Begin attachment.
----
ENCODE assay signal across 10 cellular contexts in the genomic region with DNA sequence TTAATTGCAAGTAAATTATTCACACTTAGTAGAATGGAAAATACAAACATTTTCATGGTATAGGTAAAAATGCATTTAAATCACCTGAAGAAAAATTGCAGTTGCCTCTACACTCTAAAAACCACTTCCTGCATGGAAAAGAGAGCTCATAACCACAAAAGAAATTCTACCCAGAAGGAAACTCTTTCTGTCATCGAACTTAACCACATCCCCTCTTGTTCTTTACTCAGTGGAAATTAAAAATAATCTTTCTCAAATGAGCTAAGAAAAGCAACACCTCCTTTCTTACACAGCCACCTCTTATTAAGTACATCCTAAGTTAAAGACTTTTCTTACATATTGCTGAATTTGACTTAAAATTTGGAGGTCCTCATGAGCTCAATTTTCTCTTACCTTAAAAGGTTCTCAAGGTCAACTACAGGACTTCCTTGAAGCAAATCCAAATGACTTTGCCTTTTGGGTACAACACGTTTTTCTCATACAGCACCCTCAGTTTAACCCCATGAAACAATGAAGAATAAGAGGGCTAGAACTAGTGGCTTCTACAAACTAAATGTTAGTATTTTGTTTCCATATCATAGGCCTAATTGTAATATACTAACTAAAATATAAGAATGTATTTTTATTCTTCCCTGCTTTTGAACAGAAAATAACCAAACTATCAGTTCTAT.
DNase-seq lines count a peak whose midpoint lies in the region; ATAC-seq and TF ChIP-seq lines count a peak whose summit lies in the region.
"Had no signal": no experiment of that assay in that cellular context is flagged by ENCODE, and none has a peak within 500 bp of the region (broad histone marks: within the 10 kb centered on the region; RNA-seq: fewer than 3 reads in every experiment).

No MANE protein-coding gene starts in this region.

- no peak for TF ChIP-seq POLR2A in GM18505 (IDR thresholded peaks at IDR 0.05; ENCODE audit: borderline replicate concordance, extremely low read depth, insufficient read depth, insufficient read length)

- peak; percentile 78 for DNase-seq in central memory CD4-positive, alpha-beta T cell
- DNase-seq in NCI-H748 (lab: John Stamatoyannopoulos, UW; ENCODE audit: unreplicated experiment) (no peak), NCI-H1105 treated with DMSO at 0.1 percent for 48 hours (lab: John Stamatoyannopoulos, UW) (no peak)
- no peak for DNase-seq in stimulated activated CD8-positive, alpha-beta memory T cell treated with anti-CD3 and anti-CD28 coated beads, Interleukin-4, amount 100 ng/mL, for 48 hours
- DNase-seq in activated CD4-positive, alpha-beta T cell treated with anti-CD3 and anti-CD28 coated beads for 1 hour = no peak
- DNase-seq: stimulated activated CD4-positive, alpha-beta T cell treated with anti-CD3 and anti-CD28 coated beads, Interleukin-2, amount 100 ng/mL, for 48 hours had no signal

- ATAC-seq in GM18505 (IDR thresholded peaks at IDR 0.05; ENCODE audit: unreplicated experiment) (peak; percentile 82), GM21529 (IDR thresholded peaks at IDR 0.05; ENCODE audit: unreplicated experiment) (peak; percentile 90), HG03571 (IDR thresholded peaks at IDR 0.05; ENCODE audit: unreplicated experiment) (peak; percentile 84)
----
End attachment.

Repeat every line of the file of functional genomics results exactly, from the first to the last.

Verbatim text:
ENCODE assay signal across 10 cellular contexts in the genomic region with DNA sequence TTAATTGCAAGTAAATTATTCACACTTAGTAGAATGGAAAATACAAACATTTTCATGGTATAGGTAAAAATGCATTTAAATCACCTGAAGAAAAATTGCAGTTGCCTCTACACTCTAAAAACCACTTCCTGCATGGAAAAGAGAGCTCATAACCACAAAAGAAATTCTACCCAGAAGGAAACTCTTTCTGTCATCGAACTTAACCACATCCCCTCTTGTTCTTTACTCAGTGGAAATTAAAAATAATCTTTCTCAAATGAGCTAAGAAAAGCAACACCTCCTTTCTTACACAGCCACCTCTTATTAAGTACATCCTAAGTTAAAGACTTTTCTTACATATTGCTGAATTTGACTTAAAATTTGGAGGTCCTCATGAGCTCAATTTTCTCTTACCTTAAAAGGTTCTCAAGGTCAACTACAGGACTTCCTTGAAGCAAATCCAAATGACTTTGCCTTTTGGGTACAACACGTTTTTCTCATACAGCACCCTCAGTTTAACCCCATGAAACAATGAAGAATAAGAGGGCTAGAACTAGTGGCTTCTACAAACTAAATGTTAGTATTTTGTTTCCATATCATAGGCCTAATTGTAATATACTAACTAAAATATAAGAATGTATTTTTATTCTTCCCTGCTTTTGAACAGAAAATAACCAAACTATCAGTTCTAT.
DNase-seq lines count a peak whose midpoint lies in the region; ATAC-seq and TF ChIP-seq lines count a peak whose summit lies in the region.
"Had no signal": no experiment of that assay in that cellular context is flagged by ENCODE, and none has a peak within 500 bp of the region (broad histone marks: within the 10 kb centered on the region; RNA-seq: fewer than 3 reads in every experiment).

No MANE protein-coding gene starts in this region.

- no peak for TF ChIP-seq POLR2A in GM18505 (IDR thresholded peaks at IDR 0.05; ENCODE audit: borderline replicate concordance, extremely low read depth, insufficient read depth, insufficient read length)

- peak; percentile 78 for DNase-seq in central memory CD4-positive, alpha-beta T cell
- DNase-seq in NCI-H748 (lab: John Stamatoyannopoulos, UW; ENCODE audit: unreplicated experiment) (no peak), NCI-H1105 treated with DMSO at 0.1 percent for 48 hours (lab: John Stamatoyannopoulos, UW) (no peak)
- no peak for DNase-seq in stimulated activated CD8-positive, alpha-beta memory T cell treated with anti-CD3 and anti-CD28 coated beads, Interleukin-4, amount 100 ng/mL, for 48 hours
- DNase-seq in activated CD4-positive, alpha-beta T cell treated with anti-CD3 and anti-CD28 coated beads for 1 hour = no peak
- DNase-seq: stimulated activated CD4-positive, alpha-beta T cell treated with anti-CD3 and anti-CD28 coated beads, Interleukin-2, amount 100 ng/mL, for 48 hours had no signal

- ATAC-seq in GM18505 (IDR thresholded peaks at IDR 0.05; ENCODE audit: unreplicated experiment) (peak; percentile 82), GM21529 (IDR thresholded peaks at IDR 0.05; ENCODE audit: unreplicated experiment) (peak; percentile 90), HG03571 (IDR thresholded peaks at IDR 0.05; ENCODE audit: unreplicated experiment) (peak; percentile 84)